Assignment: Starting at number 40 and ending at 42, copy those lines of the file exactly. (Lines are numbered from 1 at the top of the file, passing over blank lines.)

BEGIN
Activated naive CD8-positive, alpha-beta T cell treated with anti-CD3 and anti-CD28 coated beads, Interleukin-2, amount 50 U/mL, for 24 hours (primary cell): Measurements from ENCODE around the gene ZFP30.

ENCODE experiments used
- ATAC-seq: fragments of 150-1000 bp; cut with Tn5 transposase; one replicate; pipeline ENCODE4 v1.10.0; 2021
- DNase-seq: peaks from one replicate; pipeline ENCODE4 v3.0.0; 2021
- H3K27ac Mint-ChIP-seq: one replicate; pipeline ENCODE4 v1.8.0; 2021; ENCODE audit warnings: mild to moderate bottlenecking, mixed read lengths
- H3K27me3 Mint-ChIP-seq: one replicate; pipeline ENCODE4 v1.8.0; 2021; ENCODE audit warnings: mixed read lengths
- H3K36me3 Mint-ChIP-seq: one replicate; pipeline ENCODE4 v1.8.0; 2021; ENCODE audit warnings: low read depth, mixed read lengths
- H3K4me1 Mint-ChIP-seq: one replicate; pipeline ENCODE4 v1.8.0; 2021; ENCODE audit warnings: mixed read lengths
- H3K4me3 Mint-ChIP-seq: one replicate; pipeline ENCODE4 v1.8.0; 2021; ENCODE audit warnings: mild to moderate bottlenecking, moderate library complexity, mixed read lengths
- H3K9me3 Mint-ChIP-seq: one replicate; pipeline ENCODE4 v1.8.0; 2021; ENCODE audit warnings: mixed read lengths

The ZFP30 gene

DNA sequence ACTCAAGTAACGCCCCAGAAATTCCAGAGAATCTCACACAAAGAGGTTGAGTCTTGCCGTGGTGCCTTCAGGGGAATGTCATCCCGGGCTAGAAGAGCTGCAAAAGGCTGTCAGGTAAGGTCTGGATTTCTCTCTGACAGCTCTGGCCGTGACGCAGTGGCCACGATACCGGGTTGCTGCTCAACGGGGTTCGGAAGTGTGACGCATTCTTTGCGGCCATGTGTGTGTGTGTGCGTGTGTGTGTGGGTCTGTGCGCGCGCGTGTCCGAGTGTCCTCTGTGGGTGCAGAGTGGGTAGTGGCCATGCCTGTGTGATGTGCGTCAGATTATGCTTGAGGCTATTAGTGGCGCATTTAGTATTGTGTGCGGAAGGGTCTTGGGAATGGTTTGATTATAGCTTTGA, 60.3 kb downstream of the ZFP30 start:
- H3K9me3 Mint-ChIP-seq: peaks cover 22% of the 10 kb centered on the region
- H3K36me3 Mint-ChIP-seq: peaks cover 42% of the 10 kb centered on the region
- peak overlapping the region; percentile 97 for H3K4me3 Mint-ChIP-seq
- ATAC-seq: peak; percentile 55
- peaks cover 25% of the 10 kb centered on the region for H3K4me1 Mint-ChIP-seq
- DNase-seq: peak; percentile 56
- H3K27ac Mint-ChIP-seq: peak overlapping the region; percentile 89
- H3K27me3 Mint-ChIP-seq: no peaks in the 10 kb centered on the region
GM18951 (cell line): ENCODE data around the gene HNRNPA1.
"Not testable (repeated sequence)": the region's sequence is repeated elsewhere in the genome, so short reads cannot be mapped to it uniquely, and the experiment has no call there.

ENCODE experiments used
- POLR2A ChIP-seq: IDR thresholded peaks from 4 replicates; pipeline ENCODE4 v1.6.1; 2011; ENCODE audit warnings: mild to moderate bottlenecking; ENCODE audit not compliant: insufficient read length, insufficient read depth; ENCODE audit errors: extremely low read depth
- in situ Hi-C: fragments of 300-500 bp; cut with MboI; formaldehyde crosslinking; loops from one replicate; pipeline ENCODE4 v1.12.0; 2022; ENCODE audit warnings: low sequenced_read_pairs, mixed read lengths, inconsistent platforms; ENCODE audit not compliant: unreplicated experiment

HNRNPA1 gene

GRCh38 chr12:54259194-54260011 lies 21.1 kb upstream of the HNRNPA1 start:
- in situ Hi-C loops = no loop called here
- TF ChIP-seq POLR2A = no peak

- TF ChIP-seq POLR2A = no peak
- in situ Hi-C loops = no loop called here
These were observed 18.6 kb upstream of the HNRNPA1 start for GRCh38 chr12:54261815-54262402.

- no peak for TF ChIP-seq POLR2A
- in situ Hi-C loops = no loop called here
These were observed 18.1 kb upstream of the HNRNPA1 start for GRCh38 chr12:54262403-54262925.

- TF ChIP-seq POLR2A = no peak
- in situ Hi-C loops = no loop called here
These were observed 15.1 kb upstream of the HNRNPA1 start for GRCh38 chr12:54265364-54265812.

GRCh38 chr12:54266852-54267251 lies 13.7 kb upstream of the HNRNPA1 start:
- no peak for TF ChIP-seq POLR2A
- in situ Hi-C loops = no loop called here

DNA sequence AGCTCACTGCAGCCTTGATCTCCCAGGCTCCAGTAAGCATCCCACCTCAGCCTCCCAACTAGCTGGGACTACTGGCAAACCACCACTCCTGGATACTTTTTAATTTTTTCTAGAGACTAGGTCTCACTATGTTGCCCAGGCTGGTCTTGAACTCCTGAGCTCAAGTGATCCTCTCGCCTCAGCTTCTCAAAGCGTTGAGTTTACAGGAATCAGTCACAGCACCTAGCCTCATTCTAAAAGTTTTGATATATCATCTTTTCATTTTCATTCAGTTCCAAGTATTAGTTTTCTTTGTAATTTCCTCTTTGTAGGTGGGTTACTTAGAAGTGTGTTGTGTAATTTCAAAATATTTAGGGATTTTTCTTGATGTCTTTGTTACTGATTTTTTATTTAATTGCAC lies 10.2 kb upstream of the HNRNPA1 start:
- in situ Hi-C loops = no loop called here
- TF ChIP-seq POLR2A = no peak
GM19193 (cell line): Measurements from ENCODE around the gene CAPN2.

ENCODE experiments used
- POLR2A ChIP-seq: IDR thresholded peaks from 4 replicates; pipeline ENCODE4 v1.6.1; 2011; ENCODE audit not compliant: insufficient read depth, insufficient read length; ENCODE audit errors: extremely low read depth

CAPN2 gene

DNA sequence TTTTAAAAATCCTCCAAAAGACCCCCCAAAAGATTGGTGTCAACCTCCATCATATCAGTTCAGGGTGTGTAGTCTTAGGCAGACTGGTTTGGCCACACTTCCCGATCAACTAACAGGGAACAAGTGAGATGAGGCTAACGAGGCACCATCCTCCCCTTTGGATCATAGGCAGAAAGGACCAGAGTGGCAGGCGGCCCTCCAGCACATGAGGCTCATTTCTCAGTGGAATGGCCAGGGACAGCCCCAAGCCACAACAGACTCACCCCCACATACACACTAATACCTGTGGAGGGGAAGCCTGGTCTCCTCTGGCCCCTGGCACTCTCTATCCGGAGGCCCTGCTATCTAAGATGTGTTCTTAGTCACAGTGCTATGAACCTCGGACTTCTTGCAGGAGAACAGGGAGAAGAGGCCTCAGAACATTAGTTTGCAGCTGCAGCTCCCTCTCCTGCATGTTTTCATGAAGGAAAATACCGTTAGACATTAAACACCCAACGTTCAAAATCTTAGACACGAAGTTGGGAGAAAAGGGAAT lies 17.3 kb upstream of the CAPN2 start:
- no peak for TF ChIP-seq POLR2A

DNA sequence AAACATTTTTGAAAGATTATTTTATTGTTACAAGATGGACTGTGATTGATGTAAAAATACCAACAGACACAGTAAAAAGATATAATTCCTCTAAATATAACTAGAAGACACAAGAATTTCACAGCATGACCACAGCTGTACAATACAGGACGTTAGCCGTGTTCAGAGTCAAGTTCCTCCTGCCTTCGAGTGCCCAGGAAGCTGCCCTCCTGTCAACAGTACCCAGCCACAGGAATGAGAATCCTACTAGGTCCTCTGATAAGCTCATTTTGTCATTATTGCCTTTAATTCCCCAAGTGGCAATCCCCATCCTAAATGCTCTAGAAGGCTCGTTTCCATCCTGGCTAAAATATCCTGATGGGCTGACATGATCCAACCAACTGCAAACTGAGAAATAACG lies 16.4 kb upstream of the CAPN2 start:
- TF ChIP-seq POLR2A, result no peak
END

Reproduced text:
- no peak for TF ChIP-seq POLR2A
- in situ Hi-C loops = no loop called here

DNA sequence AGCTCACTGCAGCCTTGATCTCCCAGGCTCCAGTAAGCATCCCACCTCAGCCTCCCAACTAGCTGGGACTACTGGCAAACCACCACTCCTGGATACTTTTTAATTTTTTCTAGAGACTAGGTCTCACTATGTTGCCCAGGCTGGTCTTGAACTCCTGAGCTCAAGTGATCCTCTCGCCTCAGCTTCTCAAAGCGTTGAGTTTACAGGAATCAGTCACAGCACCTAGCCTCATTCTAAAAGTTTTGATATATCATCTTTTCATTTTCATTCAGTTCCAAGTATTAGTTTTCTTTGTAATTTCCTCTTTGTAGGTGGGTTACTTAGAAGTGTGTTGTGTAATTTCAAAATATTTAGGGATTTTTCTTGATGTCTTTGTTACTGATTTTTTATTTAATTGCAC lies 10.2 kb upstream of the HNRNPA1 start: